Check out this thread.  

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yeah, I considered the forge and thread method, but am not confident about my ability to forge and grind to a perfect, or close to perfect, size and round.

I started using the plumbers epoxy method a while back, but I didn't like the long-term durability of that product.

but I agree that a fully hidden tang with a high-quality epoxy and "barbs" cut into the tang will probably be stronger than the antler itself.  that's certainly the easiest approach, so maybe I'll give that a try.

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Easiest way i have found to cut barbs is to take a triangular file and angle it backwards toward the end of the tang, so the barb points are facing the tip of the blade. They go in easy, and refuse to come out once epoxied. 

Good luck with it. 

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I'm planning a slightly curved piece of antler and was thinking about putting the tang into it likewise curved.  thought it might help with retention.  this is why I was thinking about burning it in.



 

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8 hours ago, joe pierre said:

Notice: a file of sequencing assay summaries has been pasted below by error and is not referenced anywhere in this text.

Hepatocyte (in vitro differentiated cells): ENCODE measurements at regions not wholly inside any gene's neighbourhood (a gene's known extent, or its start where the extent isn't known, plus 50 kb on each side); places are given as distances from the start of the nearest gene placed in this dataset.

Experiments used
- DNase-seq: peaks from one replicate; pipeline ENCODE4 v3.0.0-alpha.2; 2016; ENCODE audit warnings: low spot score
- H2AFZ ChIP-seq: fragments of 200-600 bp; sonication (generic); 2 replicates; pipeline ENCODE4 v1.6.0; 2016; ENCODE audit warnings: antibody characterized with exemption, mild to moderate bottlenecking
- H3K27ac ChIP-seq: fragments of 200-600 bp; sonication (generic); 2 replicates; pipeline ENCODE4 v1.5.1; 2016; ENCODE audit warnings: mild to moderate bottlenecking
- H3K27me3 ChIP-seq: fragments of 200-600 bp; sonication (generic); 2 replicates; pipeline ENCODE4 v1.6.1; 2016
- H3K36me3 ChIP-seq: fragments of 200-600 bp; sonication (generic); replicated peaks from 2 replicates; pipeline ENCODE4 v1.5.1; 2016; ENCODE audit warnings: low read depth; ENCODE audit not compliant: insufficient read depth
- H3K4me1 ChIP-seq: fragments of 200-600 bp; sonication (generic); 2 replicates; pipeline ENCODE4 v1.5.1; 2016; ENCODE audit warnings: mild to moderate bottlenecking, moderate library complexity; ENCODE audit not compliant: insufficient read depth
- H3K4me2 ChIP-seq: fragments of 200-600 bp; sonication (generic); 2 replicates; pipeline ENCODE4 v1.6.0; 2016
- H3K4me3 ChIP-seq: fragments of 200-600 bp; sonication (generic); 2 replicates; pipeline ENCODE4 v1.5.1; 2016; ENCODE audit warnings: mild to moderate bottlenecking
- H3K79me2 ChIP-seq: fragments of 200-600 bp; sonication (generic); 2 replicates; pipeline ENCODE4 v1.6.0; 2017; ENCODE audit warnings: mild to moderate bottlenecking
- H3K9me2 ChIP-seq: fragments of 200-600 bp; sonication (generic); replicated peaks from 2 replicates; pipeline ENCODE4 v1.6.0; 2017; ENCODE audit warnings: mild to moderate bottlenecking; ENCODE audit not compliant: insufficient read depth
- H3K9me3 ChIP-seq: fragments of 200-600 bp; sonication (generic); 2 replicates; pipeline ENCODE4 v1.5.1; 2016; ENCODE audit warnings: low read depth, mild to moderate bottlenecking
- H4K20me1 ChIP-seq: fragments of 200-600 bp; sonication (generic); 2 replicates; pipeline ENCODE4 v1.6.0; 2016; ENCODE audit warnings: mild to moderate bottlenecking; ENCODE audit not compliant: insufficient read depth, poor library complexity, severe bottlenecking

I'm planning a slightly curved piece of antler and was thinking about putting the tang into it likewise curved.  thought it might help with retention.  this is why I was thinking about burning it in.

That would make it more difficult to burn in than if it were straight. It will also leave a void in the center. Truthfully, you want to clean all the pith out and replace it as Jerrod suggested. The pith is very friable and unstable. This will likely fail under pressure and torque in heavy use. The process Jerrod suggested is called "bedding" and most guys use this method. I would not try to use liquid epoxy to fill around the tang though, too messy and difficult to stop it from leaking out. I would use a 2-part putty like Kwikwood. I did this on a smaller scale with an antler spacer in this thread. For the curved tang and antler, I would suggest packing the front half of the antler first, sliding the tang through it and them backfilling the rest. You can pack the putty in with a popsicle stick or a wooden dowel.

As for how to accomplish the full tang with either a peened end or a threaded finial, type this text into the Google search bar: site: bladesmithsforum.com "through tang" and start reading.

Edited by Joshua States
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The pith, as others have said, is porous and weak.  However, you can use this to your advantage.  Soak the pith with superglue, a little at a time (it gets quite hot as it fires off and heat is an enemy of antler).  Once the pith is pretty well bonded together, drill an oversized hole and bed the tang as Jerrod suggested.